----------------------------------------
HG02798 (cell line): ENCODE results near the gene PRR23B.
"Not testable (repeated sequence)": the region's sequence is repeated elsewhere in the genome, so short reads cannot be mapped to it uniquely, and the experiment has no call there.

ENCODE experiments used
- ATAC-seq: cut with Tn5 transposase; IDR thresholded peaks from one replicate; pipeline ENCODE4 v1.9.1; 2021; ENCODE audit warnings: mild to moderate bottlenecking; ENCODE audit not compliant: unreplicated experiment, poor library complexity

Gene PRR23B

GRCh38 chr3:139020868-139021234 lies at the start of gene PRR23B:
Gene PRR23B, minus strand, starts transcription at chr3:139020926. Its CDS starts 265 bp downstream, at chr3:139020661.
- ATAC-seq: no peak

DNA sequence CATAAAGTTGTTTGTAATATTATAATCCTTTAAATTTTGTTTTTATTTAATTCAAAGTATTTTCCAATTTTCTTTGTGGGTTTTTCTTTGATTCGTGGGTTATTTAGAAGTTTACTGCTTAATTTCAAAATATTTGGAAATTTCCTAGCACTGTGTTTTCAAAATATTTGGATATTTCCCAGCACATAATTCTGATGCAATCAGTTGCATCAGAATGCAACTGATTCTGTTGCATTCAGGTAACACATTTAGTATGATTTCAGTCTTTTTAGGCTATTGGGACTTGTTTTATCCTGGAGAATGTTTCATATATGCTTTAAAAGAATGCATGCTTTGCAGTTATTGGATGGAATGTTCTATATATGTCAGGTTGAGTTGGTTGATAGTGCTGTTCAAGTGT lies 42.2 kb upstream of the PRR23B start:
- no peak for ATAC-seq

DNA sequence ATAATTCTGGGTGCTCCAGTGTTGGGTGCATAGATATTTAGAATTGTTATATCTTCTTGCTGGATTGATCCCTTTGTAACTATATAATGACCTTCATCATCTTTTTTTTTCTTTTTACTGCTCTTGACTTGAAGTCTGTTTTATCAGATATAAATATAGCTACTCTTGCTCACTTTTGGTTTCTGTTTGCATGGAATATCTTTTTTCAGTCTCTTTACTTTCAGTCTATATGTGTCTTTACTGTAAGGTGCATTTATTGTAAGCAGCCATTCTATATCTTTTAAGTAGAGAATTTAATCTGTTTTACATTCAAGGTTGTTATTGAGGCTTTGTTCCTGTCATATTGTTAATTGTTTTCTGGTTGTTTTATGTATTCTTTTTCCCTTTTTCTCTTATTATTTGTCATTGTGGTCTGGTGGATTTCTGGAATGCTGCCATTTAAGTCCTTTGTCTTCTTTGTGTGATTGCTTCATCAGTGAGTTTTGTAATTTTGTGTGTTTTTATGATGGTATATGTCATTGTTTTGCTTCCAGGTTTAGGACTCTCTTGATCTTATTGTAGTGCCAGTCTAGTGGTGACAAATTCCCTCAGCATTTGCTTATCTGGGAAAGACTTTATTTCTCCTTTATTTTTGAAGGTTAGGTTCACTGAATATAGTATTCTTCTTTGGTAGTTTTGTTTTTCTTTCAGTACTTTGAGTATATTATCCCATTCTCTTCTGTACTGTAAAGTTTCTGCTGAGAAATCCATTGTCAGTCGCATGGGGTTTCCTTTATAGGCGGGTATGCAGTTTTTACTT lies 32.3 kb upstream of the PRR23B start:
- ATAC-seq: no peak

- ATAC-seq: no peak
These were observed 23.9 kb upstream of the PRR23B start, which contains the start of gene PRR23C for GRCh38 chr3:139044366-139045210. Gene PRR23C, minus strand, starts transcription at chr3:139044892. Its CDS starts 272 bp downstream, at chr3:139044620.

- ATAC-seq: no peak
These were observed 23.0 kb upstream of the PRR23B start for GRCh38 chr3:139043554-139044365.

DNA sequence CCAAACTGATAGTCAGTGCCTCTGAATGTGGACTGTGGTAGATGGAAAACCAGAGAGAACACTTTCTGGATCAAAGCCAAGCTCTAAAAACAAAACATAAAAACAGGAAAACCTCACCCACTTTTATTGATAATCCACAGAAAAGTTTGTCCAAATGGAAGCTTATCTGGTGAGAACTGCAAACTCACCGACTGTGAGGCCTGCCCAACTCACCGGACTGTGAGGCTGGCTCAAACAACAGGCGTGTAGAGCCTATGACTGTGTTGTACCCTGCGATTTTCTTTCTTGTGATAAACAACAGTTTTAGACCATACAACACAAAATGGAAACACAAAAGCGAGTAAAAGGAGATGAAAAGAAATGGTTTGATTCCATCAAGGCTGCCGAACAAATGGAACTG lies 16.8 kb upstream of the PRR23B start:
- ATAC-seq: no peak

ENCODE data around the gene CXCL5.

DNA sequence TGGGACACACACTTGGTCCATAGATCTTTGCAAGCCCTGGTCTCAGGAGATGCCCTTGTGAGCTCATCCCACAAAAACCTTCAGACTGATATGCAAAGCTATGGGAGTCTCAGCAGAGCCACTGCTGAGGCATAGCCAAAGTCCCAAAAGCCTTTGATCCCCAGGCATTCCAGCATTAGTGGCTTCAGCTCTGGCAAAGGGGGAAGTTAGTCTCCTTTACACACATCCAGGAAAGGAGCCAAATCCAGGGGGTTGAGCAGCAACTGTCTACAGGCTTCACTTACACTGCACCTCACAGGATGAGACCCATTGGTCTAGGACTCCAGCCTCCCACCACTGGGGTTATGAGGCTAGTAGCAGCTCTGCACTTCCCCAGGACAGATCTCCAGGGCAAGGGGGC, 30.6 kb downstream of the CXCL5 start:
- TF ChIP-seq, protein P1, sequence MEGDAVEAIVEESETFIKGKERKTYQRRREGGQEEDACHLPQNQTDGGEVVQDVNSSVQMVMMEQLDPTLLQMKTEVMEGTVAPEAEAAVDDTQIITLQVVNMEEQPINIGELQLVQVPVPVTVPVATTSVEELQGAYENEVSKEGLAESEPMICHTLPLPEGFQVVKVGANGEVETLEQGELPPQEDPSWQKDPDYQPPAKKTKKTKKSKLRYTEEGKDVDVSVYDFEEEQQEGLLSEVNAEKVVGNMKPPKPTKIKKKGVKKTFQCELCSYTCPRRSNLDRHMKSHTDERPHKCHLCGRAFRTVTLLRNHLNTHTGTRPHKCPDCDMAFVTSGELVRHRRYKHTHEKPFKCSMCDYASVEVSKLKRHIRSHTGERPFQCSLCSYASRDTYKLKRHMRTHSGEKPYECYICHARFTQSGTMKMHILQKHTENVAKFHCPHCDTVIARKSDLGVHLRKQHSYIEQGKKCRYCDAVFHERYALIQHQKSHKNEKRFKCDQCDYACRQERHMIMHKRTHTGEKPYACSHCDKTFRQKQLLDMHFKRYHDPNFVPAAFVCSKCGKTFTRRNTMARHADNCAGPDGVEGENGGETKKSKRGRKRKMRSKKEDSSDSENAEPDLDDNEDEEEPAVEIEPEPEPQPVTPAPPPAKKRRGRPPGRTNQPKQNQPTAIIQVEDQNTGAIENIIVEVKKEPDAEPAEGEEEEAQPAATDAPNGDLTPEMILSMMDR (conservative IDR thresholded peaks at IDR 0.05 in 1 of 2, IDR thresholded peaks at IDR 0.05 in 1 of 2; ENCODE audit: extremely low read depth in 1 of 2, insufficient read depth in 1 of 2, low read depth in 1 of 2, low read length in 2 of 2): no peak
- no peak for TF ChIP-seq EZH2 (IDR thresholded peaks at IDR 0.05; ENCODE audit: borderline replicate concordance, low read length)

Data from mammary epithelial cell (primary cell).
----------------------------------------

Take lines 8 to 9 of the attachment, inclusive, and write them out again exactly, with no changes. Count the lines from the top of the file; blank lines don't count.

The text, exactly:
- ATAC-seq: no peak

DNA sequence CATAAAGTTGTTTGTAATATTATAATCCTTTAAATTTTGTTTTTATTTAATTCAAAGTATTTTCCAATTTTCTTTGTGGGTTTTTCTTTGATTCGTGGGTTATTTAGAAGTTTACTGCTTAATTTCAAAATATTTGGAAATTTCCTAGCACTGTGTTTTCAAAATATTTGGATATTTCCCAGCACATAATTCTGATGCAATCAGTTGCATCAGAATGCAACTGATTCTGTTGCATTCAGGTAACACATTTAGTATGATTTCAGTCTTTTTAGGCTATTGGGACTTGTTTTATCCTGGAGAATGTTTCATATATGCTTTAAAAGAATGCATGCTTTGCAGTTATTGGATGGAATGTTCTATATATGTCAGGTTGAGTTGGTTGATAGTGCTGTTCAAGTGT lies 42.2 kb upstream of the PRR23B start: